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Free Landmark Lecture: Houses Divided
From: 06:30 PM to 08:00 PM
Arlington House, Tudor Place, and the American Civil War presented by Mark Maloy, National Park Service
Arlington House sits on a bluff overlooking the nations capital. Similar to Tudor Place, Arlington was the home of a step-grandchild of George Washington. George Washington Parke Custis, the younger brother of Martha Parke Custis Peter, built Arlington as a memorial to George Washington, in addition to being a residence. The Custises at Arlington were very close to their cousins at Tudor Place. The homes were linked by familial ties and by their mutual guardianship of the Washington family legacy. Both became repositories of some of the most treasured heirlooms that once belonged to George and Martha Washington.
In 1831, young Lieutenant Robert E. Lee married into the storied Custis family when he wed Mary Anna Randolph Custis, the heiress of Arlington House. Lees decision in 1861 to resign from the U.S. Army and join the Confederacy became one of the most significant events in American history. Lee refused to raise my hand against my relatives, my children, my home. However, members of both the Lee and Custis families would end up on opposite sides of the war. The war would change Arlington forever, as it was seized and changed into the nations preeminent burying ground.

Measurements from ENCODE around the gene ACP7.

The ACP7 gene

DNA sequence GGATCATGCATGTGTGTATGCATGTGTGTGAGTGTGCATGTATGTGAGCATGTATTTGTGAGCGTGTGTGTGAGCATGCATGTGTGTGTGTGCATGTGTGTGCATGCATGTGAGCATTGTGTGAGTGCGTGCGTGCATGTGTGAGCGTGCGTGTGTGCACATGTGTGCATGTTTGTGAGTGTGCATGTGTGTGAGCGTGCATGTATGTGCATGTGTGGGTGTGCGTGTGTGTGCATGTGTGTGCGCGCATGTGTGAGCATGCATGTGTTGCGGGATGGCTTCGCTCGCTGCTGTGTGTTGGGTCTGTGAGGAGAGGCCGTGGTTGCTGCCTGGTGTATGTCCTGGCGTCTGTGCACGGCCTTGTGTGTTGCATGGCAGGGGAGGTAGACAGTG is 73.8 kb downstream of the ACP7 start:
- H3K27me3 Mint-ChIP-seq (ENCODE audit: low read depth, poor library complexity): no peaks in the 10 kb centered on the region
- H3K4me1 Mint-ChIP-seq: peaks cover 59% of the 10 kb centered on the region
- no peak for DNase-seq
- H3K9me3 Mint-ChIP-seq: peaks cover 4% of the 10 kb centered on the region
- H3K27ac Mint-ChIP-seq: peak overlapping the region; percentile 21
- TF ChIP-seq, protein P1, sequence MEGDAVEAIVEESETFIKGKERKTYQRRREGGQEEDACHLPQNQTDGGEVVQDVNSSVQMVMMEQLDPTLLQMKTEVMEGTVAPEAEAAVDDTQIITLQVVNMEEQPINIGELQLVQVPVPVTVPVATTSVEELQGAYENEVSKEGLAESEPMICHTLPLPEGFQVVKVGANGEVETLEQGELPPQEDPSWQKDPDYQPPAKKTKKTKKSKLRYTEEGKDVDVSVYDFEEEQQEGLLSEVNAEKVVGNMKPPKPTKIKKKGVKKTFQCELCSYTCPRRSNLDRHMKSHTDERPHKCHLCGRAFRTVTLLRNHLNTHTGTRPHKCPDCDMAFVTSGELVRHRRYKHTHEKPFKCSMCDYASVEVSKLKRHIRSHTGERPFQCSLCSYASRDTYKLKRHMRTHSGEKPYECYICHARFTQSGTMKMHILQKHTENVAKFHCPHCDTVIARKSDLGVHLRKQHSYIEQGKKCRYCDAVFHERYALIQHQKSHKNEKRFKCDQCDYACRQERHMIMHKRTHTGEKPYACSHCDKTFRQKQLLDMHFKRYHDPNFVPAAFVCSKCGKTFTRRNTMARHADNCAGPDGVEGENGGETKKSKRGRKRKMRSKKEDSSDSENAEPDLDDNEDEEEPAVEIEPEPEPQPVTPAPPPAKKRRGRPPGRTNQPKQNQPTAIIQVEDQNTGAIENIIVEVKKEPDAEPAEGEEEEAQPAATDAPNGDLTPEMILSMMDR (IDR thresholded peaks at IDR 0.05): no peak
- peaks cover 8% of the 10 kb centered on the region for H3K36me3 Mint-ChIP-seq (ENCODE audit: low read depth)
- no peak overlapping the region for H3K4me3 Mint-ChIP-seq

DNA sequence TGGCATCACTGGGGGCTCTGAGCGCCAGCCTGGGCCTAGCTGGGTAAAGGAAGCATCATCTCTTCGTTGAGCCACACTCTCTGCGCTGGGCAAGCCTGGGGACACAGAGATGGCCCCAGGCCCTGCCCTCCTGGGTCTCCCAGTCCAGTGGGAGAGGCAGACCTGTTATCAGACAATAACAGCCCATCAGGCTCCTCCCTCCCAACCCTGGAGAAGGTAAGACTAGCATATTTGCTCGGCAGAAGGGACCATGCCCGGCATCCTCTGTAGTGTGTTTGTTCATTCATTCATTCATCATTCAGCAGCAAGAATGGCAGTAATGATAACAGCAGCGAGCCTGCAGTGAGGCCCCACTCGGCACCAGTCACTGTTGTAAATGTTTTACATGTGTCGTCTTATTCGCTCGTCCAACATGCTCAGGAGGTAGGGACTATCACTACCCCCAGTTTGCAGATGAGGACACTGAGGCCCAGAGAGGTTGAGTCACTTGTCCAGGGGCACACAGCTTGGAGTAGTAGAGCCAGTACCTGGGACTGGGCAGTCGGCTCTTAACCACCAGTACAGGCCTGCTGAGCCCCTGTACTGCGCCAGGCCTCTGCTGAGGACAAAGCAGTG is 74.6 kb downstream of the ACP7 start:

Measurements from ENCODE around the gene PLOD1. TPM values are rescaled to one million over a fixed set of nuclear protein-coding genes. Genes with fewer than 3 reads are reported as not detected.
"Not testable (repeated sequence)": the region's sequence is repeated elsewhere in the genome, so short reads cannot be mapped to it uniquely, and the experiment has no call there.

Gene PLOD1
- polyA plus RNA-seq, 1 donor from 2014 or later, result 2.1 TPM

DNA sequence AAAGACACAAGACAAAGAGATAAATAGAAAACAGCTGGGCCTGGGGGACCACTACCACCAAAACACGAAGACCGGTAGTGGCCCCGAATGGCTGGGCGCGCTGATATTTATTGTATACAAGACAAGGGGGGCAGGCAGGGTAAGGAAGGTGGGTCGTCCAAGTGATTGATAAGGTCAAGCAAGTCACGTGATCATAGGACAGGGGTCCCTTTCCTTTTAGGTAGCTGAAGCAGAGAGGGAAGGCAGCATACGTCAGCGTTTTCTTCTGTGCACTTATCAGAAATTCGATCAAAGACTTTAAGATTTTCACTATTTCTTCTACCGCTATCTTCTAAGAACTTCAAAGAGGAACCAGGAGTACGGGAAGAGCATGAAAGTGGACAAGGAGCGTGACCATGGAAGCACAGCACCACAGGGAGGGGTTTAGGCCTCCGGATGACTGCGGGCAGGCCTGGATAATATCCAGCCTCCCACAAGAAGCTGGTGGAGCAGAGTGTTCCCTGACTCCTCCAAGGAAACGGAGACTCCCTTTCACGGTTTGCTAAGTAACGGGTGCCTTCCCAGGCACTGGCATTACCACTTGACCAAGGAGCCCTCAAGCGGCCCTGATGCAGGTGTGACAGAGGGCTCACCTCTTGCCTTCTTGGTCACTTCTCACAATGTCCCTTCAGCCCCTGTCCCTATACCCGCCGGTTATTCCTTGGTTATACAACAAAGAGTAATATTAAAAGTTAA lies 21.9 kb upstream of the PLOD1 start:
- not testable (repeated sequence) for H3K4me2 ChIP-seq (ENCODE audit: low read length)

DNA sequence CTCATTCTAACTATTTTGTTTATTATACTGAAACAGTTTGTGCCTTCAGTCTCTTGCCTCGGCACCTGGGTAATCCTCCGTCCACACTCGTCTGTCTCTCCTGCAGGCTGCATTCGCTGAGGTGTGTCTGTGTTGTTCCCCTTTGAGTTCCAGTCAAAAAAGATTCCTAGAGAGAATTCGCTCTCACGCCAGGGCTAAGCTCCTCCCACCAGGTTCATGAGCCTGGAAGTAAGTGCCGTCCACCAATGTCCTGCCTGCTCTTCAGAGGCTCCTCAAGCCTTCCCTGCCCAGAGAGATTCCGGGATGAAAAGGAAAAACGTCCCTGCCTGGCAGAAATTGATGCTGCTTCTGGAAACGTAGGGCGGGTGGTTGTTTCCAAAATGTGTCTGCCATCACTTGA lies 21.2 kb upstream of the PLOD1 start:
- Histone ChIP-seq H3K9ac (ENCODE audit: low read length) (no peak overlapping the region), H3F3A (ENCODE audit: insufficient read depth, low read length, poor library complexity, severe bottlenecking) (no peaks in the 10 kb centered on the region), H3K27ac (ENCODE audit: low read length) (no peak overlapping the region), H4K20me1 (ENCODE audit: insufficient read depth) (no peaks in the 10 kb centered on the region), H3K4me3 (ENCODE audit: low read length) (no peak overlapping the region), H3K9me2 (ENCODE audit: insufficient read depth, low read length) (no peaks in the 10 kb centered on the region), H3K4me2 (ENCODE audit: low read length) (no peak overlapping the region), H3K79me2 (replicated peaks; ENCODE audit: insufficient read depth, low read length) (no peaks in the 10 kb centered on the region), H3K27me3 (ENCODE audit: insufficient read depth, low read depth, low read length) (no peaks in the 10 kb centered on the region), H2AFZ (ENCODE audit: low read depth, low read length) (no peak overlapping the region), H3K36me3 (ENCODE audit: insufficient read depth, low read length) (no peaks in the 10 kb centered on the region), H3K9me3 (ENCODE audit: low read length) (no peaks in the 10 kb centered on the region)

Join Mark Maloy as he explores the connections between Tudor Place and Arlington House, the difficult decisions made by family members at both homes as the nation hurtled towards the Civil War, and the ultimate fate of Arlington House. He will also describe the current rehabilitation of the estate, and some of the recent archaeological finds that reinforce Arlingtons long association with George and Martha Washington.
Admission is free/pay what you can, with donations welcome. Doors open at 6 p.m., lecture begins at 6:30 p.m.